We’ve all been in there – you’re on a plane and realize it’s going to be a looonnnnnggg flight because there’s a screaming kid on board. If you’re a mom you most likely understand how hard it is and have sympathy. Maybe. But for those of us who have kids with special needs our child who is “acting up” might not be a toddler – he might be a 12 year-old or even a 20 year-old. I’ve been there to a degree. My son is super anxious about flying and he CAN’T…SIT…STILL. And he talks to himself – loudly. And, by the way, he’s 6’4”. Nope, not easy.
Recently a friend of mine whose daughter has special needs bravely ventured to Disney. All of us prayed that she’d have an enjoyable trip and were so happy when she posted how well the trip was going.
And then she flew home.
The following is her Facebook post that she gave me permission to re-print. Please read and understand parents try their best…
I have debated whether or not to share this on fb because tbh it’s not that easy too. But after giving it much thought I figured I share so much of the good that it’s only fair to share the less than ideal moments too. I also want to share because I think/need/want people to be aware of this issue. We have all seen viral you tube videos about it, we have seen situations like this covered in papers like the New York post, we have seen them flood our Facebook newsfeeds…yesterday you could have seen me there. You could have read about how a special needs mom and her daughter caused a raucous on flight #1494. It would have been so easy for someone to video my inability to control my daughters outbursts that went on for the duration of the flight. You easily could have read the litany of comments beneath the post how the mother did nothing to stop it. That she allowed this child to scream, cry, throw things, hit her, and demand food from the flight attendants. Most likely a specialist would chime In somewhere lecturing how parents need to be more prepared for situations like this. They need to come on board with snacks, activities, and social stories. They should prep their special needs child for airplane travel and explain to them the proper behavior for it. I guess I feel a responsibility to explain the other side. So much of the time the special needs parents side of the story is unheard and misunderstood.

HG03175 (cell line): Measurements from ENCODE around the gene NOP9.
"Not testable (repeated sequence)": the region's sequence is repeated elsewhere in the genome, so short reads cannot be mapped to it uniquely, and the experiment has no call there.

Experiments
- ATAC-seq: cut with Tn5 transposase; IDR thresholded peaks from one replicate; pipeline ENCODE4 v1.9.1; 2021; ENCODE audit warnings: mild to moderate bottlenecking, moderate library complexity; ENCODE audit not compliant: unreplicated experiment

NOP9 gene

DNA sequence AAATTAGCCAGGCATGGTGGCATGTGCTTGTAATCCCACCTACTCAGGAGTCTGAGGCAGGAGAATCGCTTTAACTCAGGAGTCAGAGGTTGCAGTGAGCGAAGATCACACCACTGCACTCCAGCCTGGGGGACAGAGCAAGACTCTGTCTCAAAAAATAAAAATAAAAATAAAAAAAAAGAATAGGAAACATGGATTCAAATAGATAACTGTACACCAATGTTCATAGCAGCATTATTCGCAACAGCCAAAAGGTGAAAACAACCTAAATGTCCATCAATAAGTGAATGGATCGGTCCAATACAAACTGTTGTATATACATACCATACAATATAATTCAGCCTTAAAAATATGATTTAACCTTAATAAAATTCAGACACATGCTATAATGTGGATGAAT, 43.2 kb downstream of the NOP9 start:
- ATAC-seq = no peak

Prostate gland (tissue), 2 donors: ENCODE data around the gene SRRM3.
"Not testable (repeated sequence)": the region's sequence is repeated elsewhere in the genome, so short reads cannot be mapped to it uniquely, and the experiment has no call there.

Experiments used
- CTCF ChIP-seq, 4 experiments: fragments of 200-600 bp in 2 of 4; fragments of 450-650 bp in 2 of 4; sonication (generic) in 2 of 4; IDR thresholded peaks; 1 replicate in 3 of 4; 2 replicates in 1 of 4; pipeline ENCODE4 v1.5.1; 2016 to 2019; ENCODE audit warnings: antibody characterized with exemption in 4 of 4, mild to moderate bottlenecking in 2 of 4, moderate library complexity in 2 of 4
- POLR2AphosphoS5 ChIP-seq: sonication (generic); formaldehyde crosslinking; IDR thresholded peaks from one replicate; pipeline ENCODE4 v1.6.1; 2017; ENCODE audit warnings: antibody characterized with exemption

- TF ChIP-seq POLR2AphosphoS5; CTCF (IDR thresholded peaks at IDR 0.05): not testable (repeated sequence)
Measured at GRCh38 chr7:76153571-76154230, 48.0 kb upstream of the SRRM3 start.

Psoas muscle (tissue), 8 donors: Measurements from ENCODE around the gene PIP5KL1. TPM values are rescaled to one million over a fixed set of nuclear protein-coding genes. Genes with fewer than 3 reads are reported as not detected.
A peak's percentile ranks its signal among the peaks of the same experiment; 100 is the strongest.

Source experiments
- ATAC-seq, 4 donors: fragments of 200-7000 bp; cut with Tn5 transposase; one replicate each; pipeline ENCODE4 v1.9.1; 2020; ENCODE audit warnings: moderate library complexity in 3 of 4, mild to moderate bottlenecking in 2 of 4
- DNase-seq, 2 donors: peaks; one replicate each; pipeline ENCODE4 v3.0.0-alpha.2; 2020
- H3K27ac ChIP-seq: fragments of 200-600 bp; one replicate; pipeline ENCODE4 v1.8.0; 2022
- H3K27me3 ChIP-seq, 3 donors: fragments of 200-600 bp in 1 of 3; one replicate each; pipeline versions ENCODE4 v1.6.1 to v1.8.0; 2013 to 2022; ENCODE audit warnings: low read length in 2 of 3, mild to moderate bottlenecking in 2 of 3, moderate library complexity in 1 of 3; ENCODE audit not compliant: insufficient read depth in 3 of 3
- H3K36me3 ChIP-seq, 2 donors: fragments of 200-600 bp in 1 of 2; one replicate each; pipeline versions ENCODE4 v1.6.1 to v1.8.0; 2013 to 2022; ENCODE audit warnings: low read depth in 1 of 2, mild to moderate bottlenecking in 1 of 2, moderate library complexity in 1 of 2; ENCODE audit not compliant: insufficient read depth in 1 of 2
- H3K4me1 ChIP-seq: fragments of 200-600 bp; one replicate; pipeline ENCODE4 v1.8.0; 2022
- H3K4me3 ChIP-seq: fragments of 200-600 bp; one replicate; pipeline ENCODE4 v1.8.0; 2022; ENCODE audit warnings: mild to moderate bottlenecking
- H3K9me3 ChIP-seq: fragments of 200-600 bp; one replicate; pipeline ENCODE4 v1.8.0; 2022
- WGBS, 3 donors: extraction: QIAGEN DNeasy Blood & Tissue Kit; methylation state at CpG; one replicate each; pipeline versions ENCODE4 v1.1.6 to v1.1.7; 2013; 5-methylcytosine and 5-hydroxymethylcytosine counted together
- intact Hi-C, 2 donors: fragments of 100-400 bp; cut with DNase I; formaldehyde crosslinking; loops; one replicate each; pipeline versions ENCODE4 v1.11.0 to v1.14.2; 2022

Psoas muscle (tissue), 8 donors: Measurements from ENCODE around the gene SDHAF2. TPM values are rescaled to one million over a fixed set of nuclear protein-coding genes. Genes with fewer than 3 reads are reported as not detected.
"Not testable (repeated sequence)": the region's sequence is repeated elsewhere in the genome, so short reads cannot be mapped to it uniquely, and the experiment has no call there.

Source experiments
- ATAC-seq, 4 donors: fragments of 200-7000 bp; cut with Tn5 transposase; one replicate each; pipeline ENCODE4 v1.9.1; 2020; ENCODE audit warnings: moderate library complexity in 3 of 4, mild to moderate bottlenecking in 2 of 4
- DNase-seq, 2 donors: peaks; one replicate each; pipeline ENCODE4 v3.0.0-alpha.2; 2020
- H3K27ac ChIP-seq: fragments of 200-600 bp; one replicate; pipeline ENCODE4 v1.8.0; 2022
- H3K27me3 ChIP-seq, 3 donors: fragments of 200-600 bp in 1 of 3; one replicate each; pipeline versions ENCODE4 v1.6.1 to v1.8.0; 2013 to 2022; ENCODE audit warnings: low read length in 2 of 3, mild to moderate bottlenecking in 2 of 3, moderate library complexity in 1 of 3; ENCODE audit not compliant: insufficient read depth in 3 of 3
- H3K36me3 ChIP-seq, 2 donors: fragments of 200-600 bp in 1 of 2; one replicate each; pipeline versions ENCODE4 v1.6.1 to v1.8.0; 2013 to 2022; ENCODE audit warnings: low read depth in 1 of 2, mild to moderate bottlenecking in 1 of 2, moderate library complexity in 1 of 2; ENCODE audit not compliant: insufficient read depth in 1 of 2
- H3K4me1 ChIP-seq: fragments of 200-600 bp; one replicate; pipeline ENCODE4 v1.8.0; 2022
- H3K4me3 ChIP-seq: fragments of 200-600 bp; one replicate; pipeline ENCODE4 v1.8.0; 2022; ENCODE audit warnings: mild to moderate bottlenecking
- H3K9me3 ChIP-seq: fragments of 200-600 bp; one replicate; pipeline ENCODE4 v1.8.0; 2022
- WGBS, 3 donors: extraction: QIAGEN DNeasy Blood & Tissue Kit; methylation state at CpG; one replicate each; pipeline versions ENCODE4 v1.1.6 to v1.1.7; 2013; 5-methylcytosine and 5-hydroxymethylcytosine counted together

Yesterday’s plane ride was a disaster for numerous reasons but none of those reasons were due to lack of airplane prep, insufficient activities, and inadequate snack selections. Much of the failure of that plane ride had to do with issues that were simply beyond my control…X was exhausted, the flight was delayed, she was extremely anxious, she was overly excited, and she was unable to manage any of it.
If I could have I would have cancelled my flight and flown when X was in a better frame of mind but air travel is just not set up that way. What I hope/want/need people to understand is that certain aspects of special needs are unpredictable, uncontrollable, and unmanageable. What I wish people understood is that this is a very frightening thing for a caregiver and that it can render them helpless. Yesterday I simply got lucky that the flight staff was understanding and tolerant and that the passengers around me were empathetic. I did the best I could to control an uncontrollable situation and we somehow managed to survive.
While the scars from it will likely take quite sometime to heal, the memories from #Disney2018 will last a lifetime????